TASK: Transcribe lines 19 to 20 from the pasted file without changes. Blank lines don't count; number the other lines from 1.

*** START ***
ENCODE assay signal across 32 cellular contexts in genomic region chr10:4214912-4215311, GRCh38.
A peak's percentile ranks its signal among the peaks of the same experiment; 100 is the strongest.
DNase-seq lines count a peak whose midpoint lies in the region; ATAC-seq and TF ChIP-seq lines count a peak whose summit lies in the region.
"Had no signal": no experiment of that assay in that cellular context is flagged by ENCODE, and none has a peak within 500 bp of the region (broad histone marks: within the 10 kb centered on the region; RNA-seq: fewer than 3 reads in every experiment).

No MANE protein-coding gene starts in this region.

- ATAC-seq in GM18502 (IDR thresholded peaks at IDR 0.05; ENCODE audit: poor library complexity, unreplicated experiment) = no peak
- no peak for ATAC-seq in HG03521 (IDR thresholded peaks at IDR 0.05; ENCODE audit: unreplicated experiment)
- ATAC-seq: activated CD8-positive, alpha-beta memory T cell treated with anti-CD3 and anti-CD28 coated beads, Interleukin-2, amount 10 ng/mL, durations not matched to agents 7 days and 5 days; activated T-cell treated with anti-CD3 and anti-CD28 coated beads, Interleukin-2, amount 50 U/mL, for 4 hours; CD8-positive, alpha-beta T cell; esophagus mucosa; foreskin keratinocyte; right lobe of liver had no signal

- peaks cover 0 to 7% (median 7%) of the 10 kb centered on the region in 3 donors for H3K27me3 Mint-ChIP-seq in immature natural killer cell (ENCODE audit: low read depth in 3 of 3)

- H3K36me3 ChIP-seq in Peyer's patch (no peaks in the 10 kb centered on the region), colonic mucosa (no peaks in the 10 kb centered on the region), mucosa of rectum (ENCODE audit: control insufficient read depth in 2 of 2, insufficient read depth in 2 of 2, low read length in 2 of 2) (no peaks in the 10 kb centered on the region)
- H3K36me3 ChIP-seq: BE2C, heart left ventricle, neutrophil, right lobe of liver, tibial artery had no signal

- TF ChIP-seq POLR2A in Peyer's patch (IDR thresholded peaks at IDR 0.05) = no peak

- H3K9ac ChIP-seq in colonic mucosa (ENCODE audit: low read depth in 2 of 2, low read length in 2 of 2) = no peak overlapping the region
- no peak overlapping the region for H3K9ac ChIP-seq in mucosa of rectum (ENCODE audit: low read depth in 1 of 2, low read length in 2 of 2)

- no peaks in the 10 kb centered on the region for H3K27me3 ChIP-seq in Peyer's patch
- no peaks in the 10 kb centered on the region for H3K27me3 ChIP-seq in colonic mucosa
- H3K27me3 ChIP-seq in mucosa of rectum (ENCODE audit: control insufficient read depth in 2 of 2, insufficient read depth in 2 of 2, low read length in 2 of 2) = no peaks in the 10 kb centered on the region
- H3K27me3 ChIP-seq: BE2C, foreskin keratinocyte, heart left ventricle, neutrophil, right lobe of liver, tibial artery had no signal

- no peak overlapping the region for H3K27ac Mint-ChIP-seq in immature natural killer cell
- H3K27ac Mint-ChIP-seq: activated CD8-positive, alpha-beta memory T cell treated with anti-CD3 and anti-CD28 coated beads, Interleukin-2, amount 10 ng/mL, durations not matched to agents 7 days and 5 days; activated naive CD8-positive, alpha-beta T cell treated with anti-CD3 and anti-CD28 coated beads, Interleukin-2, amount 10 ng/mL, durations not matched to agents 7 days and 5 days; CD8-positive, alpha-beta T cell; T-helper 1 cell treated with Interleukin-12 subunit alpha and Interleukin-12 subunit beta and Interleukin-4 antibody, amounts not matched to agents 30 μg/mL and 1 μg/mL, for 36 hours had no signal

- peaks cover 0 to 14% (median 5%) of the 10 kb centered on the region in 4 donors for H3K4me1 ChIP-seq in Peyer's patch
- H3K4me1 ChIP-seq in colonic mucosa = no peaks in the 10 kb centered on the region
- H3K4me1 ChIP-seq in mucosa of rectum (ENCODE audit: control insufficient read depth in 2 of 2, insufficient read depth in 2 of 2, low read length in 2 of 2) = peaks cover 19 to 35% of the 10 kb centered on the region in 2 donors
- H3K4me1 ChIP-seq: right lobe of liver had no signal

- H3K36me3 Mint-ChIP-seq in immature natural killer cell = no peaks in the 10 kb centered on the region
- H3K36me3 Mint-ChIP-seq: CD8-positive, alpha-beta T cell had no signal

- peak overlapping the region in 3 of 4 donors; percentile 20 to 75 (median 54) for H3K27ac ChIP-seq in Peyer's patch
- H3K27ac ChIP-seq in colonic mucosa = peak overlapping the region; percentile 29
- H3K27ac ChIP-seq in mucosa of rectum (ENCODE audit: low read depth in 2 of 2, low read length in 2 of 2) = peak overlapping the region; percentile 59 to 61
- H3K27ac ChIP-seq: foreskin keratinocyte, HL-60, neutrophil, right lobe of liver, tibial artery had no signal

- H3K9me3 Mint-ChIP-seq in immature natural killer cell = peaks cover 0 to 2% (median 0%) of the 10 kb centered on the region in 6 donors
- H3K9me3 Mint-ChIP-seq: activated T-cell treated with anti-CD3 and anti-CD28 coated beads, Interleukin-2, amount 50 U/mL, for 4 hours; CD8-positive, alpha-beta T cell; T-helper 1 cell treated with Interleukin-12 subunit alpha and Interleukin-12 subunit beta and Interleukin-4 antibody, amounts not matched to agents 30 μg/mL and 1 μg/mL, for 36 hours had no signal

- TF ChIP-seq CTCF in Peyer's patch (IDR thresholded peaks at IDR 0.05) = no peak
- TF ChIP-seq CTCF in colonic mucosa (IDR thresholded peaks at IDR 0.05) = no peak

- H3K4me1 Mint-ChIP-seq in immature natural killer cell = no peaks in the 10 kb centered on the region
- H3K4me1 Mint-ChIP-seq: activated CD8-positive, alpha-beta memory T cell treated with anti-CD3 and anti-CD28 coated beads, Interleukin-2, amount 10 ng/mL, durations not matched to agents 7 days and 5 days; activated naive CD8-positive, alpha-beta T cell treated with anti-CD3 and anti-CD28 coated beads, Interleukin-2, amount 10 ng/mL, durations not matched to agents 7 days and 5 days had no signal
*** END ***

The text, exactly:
- no peak overlapping the region for H3K27ac Mint-ChIP-seq in immature natural killer cell
- H3K27ac Mint-ChIP-seq: activated CD8-positive, alpha-beta memory T cell treated with anti-CD3 and anti-CD28 coated beads, Interleukin-2, amount 10 ng/mL, durations not matched to agents 7 days and 5 days; activated naive CD8-positive, alpha-beta T cell treated with anti-CD3 and anti-CD28 coated beads, Interleukin-2, amount 10 ng/mL, durations not matched to agents 7 days and 5 days; CD8-positive, alpha-beta T cell; T-helper 1 cell treated with Interleukin-12 subunit alpha and Interleukin-12 subunit beta and Interleukin-4 antibody, amounts not matched to agents 30 μg/mL and 1 μg/mL, for 36 hours had no signal